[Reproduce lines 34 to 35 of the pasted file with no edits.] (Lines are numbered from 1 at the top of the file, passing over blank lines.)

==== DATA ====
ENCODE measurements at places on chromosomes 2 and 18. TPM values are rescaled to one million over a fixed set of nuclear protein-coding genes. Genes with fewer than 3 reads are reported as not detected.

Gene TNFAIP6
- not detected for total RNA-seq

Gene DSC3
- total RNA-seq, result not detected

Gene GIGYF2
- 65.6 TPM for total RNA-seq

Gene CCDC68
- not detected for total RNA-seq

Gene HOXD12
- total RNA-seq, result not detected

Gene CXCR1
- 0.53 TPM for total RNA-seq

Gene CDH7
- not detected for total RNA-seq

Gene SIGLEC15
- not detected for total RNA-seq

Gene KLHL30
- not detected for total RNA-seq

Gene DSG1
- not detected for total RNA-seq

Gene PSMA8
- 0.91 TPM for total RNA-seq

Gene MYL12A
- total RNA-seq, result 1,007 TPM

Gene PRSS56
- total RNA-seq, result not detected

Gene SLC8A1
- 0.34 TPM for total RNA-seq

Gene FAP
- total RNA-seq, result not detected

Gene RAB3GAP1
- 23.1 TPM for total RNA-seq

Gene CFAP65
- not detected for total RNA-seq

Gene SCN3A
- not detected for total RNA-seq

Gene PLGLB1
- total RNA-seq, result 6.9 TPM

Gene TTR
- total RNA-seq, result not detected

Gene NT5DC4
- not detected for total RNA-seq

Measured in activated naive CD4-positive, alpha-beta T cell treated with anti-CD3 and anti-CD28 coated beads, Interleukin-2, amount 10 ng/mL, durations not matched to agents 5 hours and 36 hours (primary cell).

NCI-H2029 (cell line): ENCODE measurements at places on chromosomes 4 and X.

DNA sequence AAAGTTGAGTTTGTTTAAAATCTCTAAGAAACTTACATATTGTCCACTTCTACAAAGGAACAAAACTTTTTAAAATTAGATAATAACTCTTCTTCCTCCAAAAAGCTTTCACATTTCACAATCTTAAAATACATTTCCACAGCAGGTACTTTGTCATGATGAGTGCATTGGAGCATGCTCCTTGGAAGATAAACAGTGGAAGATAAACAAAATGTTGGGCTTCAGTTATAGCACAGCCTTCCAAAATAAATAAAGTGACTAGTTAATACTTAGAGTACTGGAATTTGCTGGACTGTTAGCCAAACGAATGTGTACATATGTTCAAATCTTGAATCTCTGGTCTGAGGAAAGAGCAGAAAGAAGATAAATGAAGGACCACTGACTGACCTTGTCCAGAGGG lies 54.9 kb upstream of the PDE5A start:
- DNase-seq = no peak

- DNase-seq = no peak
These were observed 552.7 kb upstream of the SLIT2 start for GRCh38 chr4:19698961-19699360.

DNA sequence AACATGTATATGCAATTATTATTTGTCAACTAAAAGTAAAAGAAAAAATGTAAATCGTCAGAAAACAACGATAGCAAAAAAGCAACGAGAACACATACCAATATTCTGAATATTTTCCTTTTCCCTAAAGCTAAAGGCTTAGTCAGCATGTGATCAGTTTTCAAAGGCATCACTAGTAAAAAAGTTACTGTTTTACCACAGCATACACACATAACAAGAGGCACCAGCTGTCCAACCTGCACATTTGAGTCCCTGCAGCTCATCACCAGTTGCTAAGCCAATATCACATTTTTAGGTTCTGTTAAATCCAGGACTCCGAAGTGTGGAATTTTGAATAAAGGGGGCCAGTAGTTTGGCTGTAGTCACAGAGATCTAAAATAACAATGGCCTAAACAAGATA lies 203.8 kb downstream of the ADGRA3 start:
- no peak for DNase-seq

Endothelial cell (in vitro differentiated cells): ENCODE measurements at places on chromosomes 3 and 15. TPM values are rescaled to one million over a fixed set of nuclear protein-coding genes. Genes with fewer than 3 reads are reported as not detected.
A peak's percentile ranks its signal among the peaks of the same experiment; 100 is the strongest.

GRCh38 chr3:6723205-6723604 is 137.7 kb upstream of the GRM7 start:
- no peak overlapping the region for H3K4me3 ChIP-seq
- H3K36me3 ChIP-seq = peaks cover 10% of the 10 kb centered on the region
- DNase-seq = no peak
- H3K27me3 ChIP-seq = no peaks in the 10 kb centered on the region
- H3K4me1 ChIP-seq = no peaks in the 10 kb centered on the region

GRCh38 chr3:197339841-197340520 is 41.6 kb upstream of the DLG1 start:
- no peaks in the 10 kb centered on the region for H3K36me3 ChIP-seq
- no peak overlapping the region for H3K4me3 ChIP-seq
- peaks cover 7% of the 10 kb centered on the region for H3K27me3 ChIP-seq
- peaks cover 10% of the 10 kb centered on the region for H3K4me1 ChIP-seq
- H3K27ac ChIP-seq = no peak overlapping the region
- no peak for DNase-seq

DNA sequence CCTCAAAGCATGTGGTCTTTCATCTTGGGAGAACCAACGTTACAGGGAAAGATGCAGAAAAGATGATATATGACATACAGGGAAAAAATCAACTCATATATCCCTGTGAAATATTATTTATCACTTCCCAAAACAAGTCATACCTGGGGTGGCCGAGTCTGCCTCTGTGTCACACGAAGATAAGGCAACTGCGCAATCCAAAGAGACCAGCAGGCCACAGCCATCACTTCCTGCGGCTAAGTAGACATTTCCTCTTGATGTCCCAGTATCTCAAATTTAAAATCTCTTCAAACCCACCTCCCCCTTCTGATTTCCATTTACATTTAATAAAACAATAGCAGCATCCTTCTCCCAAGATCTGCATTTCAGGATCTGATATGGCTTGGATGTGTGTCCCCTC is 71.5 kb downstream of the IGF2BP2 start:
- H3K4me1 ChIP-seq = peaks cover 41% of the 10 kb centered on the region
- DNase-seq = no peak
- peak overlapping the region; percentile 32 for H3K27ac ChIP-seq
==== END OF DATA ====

Gene CFAP65
- not detected for total RNA-seq